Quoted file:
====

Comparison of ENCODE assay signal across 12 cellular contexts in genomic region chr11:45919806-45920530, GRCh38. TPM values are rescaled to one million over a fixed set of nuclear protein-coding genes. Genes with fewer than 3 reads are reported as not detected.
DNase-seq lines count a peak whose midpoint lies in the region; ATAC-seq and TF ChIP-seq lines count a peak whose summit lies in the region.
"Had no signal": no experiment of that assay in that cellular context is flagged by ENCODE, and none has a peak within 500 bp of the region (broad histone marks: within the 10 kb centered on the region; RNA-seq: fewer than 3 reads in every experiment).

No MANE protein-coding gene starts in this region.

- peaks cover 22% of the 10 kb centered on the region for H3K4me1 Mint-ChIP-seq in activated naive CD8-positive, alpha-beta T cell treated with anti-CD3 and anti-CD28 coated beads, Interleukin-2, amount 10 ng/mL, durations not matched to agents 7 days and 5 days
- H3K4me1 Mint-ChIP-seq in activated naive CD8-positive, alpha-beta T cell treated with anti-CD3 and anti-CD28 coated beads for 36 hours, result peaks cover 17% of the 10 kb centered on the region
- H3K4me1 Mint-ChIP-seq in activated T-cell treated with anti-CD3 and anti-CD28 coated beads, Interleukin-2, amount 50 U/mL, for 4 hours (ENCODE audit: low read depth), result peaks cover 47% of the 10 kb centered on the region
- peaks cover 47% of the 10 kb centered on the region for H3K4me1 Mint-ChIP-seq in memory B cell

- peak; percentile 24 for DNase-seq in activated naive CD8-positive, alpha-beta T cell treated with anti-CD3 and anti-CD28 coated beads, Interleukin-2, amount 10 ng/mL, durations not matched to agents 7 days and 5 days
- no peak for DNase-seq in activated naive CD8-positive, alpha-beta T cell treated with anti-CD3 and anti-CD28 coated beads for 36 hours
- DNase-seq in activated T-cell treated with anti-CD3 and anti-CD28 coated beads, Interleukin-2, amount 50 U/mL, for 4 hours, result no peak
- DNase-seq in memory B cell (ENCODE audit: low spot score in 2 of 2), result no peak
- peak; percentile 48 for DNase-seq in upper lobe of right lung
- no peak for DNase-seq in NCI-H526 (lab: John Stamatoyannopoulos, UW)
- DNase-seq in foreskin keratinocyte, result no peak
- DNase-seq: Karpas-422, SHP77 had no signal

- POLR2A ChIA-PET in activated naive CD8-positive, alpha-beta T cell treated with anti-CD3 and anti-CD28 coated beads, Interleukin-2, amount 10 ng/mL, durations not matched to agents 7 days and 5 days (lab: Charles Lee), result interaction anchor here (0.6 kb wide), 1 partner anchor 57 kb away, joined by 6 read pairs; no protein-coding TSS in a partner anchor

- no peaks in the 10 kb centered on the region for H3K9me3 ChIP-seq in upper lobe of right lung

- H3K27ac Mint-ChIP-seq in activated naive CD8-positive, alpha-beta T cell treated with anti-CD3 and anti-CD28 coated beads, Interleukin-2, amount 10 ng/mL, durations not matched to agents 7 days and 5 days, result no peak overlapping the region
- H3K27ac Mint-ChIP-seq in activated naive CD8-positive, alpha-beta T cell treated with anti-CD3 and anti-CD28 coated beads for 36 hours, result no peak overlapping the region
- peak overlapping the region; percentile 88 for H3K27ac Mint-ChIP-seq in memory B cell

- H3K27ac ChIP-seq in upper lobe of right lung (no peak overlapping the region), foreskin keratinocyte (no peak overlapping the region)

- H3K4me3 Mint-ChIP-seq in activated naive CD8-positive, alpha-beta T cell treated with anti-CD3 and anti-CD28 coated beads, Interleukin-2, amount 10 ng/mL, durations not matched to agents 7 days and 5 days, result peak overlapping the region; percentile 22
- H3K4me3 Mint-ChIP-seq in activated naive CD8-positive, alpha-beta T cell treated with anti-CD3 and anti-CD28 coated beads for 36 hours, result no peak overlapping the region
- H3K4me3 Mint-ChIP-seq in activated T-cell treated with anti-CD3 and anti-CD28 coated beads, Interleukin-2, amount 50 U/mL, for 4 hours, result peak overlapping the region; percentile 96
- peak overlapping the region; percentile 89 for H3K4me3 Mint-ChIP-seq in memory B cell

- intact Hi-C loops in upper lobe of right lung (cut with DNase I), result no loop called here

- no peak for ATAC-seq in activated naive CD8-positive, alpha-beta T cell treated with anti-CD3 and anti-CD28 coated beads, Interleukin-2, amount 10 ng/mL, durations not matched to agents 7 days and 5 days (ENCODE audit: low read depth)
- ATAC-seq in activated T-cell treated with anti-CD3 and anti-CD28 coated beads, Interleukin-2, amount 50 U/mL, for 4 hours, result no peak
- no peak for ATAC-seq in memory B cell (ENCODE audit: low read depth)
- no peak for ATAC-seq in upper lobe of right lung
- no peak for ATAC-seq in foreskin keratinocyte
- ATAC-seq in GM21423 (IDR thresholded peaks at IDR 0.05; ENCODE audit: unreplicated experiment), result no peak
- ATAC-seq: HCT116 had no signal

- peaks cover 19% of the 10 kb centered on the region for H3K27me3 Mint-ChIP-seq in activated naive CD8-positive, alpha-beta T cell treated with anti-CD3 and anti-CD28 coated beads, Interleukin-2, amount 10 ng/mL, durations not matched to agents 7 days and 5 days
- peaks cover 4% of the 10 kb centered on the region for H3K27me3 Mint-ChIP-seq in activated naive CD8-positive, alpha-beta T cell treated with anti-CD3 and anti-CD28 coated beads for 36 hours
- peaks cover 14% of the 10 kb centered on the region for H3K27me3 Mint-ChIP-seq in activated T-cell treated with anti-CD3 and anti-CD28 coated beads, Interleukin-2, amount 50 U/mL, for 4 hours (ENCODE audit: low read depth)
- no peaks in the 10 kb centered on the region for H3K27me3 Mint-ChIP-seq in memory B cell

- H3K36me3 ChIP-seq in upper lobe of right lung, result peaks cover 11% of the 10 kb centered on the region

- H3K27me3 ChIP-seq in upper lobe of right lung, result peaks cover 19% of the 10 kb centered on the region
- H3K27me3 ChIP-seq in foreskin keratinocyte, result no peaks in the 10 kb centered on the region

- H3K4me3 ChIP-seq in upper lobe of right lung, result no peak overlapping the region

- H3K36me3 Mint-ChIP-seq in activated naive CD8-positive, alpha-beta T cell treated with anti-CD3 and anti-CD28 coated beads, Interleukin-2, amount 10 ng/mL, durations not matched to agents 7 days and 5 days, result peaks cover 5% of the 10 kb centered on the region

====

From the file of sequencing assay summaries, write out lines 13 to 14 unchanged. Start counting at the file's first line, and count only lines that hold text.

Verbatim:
- peak; percentile 48 for DNase-seq in upper lobe of right lung
- no peak for DNase-seq in NCI-H526 (lab: John Stamatoyannopoulos, UW)